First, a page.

Tim: I think all three are challenging. And I think that’s why measurement is sort of the next frontier for the discipline. Because of the sequence, I think concretely articulating and defining what success really means is where the challenge begins. And the scorecard framework gives a really structured, thoughtful, research-based approach to defining success at the outcome level for the organization or initiative, at the outcome level for the individual, and then at the activity level for the work of doing change management. There’s something really powerful around having both outcome and activity measures in this multi-dimensional scorecard.
Q. Measurement has been and still is a problem that has plagued change managers, which is one of the reasons that makes the Scorecard such an exciting thing. Through your experience, what have you found doesn’t work? What do people try to do when measuring change that doesn’t work?
Scott: There have been a lot of efforts to measure the Return on Investment, and you can track all sorts of stuff. But at the end of the day, it’s all done post hoc. There isn’t necessarily a target you’re striving for at the outset, and nobody knows what it means, and it’s subject to debate and argument because you didn’t agree on it upfront. So there are lots of things that are challenging about a formal measurement of Return on Investment.
Part of what the Scorecard is about is the process of creating it. This is not something that the change manager comes up with out of thin air. They facilitate a conversation with the other business folks about what the objectives of the change are, what the role of adoption and usage is and how they would measure it.
Tim: And Prosci’s new Change Scorecard provides the direction, tools and foundation for doing just that.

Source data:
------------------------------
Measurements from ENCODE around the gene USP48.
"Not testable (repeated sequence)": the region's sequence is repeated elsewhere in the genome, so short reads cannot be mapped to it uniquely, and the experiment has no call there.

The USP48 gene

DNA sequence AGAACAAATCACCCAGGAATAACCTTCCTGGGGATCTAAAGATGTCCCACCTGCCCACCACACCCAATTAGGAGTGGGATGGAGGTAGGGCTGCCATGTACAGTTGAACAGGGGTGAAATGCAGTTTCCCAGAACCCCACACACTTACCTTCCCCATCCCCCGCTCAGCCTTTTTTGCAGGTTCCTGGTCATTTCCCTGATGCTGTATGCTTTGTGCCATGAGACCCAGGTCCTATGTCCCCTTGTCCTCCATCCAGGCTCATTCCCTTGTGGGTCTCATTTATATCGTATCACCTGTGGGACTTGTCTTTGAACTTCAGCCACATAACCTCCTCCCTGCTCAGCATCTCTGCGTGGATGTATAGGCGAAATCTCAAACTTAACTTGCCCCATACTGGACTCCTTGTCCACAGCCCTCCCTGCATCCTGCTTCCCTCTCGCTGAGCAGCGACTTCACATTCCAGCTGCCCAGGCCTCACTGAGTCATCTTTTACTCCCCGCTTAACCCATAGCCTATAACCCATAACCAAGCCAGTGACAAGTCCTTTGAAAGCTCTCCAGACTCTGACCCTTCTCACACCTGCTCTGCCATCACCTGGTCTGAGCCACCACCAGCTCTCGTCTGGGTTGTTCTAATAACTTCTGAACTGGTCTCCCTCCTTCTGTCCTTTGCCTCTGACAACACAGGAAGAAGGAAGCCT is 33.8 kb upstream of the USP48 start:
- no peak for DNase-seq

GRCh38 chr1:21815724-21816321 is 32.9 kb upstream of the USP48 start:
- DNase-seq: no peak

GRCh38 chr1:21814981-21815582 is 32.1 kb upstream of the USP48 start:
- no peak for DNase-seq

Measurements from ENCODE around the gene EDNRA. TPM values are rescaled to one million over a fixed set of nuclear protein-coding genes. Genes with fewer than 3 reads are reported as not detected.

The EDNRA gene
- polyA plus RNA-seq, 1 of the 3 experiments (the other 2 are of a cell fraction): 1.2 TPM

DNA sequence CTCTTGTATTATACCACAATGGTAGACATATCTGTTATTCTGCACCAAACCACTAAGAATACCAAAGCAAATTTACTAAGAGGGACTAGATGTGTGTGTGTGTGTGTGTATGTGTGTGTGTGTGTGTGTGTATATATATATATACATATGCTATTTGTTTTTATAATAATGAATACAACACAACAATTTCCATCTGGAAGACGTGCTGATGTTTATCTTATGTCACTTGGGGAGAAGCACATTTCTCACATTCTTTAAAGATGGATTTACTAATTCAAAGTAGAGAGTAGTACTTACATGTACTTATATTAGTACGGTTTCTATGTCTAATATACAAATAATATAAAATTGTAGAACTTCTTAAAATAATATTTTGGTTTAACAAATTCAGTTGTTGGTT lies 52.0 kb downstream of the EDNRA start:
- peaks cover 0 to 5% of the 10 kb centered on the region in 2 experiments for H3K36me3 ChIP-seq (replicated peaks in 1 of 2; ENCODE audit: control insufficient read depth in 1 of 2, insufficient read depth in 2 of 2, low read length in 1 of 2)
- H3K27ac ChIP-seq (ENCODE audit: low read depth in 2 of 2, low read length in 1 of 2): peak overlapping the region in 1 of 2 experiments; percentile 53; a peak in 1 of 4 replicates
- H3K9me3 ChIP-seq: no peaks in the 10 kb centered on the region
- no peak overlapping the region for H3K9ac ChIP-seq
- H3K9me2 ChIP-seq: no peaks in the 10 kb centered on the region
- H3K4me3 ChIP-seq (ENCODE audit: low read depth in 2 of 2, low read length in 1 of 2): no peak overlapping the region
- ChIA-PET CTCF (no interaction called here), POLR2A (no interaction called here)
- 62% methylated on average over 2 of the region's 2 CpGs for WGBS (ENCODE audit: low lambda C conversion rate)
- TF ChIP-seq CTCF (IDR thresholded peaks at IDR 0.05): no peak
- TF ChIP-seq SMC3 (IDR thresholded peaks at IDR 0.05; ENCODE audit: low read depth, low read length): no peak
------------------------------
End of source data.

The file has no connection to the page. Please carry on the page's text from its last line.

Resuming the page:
About the Authors
Tim Creasey is a globally recognized leader in change management. With over 15 years of experience, his work forms the foundation of the largest body of knowledge in the world on managing the people side of change to deliver organizational results. As a respected authority on change management, Tim has had the privilege to speak and engage with many of the Fortune 100 leaders and their companies. He has spoken at some of the largest change and process management conference in the world and co-authored the book Change Management: The People Side of Change.
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Scott Ross comes to Prosci with more than 25 years of experience leading and managing change as a corporate manager and consultant, including involvement with mergers, acquisitions, divestitures, takeovers, bankruptcies, restructurings, system implementations and policy changes. He’s worked in various industries, including manufacturing, distribution, medical devices, software, financial services and education. For Prosci, Scott is a Master Instructor, presenting and teaching Prosci’s change management methodology through Prosci’s change management training programs.
Connect with Scott on LinkedIn
“Practicing Organization Development: Leading Transformation and Change, Fourth Edition is the revised guide to successful organization development. This edition has been updated to explore the cutting edge of change management, leadership development, organizational transformation, and society benefit…[It] offers both theoretical concepts and guides to practical applications, providing you with the knowledge, techniques, and tools to put organizational development to effective use in the workplace.” – book description from the publisher